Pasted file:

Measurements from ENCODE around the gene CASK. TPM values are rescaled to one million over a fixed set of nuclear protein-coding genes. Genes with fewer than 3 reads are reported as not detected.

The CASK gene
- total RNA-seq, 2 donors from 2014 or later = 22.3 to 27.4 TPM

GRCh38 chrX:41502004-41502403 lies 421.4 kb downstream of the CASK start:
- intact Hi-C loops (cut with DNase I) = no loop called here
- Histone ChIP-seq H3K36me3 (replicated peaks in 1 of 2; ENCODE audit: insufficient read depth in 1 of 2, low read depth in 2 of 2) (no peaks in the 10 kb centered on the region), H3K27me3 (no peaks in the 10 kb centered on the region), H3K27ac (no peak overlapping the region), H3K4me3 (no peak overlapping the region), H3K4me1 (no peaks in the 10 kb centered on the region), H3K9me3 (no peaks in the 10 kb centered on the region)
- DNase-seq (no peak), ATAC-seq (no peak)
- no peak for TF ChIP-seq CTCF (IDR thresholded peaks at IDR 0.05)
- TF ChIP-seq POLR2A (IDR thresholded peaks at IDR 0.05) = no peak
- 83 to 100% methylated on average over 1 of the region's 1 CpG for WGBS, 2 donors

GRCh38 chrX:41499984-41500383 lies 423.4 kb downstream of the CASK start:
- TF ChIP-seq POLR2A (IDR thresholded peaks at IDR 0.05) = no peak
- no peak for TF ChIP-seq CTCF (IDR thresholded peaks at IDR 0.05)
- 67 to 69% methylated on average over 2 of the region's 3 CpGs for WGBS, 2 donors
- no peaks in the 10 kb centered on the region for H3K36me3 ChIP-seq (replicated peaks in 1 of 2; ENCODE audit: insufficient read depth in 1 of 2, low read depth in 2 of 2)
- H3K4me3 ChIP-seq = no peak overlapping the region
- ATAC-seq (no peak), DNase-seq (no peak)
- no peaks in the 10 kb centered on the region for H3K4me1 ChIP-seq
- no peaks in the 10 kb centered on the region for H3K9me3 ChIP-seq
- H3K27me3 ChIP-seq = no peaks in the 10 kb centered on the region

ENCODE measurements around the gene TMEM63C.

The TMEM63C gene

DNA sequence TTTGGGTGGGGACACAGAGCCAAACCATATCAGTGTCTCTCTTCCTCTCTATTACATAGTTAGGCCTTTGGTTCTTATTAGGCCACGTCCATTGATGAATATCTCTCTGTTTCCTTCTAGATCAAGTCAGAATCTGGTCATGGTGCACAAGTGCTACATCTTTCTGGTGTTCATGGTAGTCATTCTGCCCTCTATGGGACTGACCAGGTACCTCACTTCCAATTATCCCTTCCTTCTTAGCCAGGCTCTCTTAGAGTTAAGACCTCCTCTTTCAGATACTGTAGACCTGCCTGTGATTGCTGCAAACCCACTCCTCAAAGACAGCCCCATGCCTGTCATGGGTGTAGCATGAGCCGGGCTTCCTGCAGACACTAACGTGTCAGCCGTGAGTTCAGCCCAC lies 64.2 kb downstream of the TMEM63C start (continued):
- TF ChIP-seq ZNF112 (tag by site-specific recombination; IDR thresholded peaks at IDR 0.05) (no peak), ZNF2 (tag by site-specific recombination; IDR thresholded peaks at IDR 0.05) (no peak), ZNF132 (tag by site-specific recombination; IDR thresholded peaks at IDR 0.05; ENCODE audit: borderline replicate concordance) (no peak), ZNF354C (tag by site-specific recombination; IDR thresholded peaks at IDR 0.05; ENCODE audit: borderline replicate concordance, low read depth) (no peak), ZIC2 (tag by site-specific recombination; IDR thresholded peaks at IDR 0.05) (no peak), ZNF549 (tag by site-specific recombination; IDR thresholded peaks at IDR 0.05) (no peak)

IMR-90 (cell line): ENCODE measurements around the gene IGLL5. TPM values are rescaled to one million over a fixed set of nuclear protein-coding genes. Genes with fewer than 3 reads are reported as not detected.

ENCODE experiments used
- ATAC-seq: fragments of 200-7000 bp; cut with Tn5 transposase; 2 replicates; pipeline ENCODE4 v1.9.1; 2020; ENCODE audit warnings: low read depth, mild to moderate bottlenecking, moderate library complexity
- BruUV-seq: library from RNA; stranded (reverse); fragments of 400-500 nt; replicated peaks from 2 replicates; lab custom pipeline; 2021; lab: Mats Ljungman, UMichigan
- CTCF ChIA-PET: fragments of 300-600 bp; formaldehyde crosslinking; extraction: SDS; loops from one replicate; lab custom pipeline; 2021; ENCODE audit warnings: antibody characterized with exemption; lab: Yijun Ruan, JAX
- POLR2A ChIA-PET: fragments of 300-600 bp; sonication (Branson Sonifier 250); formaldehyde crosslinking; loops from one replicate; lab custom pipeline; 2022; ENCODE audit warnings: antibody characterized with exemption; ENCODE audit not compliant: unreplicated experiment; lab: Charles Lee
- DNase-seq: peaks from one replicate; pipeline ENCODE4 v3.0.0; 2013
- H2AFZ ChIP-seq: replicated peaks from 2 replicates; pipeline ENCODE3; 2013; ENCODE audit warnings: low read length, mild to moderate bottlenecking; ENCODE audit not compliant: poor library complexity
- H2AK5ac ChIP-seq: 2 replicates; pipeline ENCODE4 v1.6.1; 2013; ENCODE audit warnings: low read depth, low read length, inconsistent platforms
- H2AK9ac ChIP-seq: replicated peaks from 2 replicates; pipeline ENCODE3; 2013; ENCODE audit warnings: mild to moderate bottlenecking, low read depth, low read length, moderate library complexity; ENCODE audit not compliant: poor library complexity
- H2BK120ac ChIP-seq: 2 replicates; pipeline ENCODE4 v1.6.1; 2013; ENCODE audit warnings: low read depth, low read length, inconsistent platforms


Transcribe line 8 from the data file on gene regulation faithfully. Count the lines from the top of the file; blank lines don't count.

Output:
- no peak for TF ChIP-seq CTCF (IDR thresholded peaks at IDR 0.05)